Indeed, that war is still on. We do need cool heads to fight it. But, you know what? It makes me feel like there is something to work towards in life.

No. Am not gonna be 'radicalised'.....!

But, I am really gonna love following my little course of the freedom trail. It is a journey through rough terrain, with the hopes of getting to some lofty views, there, over the mountains. And, gosh, I would love that view from the top.

Have a great day.



KAOS said...

Not just in the US - there's a lot going on with gay equality in the UK too!

Keep up your good work GUG :)

Fg68at said...

Europe: It is not sciencific, but it my be some true background: Some say, we have expelled manoy narrow-minded Christians to the USA. (Amish, Pietism, Hutterite, Puritan (and with these the Baptist), Congregationalist polity, etc.) In Austria were longer time in the past all non-catholic (Protestant) thrown out of the core-nation. They go to US, to Germany and to the east (now Romania and Russia). When Germany is half Protestant and half Catholic, Austria is mostly Catholic.

Catholic is conservative, but also pragmatic. There is no much Ex-Gay, when there also also the Dutch Mr. Aaardweg. Austria has no punishment for adult homosexuality 2 years later than Germany, equal age of consent 10 years later and civil partnership also 10 years later. There was since 1971 also a law which was against "promotion of homosexuality and bestiality" and a law which was against associations which "promote homosexuality". But it was found a way to establish the "Homosexuelle Initiative".

In Spain the Franco-Regime was associated with the catholic church.

The nordic nations was more free minded. In Denmark was the first civil partnership in 1989. From there came also many porn to the german speaking countries. But Sweden has now one of the strongest laws for prostitution and it punished only the clients. More conservative is Finnland. From there was also the first TV-Documentation in which i heard about Ex-Gay in Europe.

From waht i read it seams that the strongest and fastest society development was in the little nation Iceland. It was not illegal since 1940, but there was much homophobia. Civil Partnership is since 1996, marrigae since 2010. And what i read now, homophobia is dealed in the family, circle of acquaintances, school. Now the Reykjavík Gay Pride has 80.000 observers. Reykjavík has a population of only 117.000 people and island as a whole 318.000.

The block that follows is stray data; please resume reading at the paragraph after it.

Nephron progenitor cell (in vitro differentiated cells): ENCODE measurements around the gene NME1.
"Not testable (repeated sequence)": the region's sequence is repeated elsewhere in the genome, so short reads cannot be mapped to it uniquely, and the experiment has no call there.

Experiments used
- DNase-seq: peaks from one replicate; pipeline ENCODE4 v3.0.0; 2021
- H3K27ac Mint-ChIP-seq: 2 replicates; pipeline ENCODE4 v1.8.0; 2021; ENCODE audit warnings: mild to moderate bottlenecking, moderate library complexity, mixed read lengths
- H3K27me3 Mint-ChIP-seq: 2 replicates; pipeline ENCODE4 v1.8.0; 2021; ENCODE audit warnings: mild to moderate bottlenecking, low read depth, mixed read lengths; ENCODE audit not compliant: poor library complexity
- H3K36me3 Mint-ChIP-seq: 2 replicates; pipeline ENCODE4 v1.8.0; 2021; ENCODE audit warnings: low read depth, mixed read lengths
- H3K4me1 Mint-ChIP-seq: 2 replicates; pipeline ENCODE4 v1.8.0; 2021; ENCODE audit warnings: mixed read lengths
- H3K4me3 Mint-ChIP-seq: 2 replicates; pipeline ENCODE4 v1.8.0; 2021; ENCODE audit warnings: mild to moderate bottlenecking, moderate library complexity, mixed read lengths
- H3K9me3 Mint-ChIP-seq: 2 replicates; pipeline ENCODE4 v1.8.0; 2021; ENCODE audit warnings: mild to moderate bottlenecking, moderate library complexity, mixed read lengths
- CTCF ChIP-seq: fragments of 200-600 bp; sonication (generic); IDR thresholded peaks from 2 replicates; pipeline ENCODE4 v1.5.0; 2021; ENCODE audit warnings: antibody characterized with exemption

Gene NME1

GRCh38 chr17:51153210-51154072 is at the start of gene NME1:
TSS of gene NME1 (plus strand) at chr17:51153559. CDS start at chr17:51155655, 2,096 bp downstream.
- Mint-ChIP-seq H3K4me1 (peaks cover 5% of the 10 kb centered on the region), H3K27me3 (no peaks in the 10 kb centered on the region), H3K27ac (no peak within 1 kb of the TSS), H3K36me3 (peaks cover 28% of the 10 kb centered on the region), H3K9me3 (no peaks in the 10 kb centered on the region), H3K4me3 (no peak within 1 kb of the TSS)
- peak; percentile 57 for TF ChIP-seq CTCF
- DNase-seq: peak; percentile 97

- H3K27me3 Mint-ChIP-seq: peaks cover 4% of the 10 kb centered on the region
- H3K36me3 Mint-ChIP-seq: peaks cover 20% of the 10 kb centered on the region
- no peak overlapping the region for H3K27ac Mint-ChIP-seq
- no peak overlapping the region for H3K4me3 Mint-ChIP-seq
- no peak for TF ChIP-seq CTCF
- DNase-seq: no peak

From the german speaking countries different is Suisse. There are 4 languages, it was not direct involved in World War 2. It has many direct democraty. Since WW2 adult homosexuality was allowed by the law. There was after the war a center of the discret homophile movement. It was also there many work, but it seams that the controversity was not so strong, not so extreme and loud different viewpoints. It was calmer.

Netherland is also free mindeed. Sort of. There is a stronger life in different pillars, the "Pillarisation". They have also a little "bible belt". But in Amsterdam police find it better in the 1950s to allow three dance clubs then to deal with many more Cottaging. From there on Amsterdam became for long time the "gay capital of europe". But it not the "holy land" for gays as a whole.

France was in the 1960s and 1970s some open minded about love and erotic. i.e. in some films. France is a an kind of synonym for heterosexual love. There was also a free thinking cultural and philosophical leadership in France, where also lifed some US-citicens. And it has some laissez-faire. But i know not much about France.

In Europe it is also more common laissez-faire about simple nudity. (In the family, in the society) than in USA. In USA there is much possible, they have also more porn, but it is more divided. In West- and Middle- Europe there also began the non-sexual Free Body Culture / Nudism. One beginning was the movement against the other extreme, the corset for women.

So, it is not complete, but some hints.

spiralx said...

America is a very young nation - almost as young as most African nations! Europe, by contrast, is a much older, more established community. And you see that reflected in their ways of dealing with things.

Brash, colourful, dramatic, greedy for self-acclaim, often blindly enthusiastic - the Americas.

Slower, more reserved, more concerned with the wider impact and implications - Europe.

gayuganda said...

LOL..... someone standing up for the Europeans vs the Yanks?

spiralx said...

Not standing or sitting! Just pointing out the diffs.

Europe is less showy, less inclined to gaudy spectacle.

Makes them seem, sometimes, dull and bland. But they are less interested in direct conflict and in-your-face action, because they have centuries of experience of how badly it can turn out, culminating in a really nasty world war last century.

America, it seems, still has that lesson to learn (though you'd think their own noxious little Civil War, followed by Vietnam, Somalia, and now Iraq, would be pointing out the obvious...).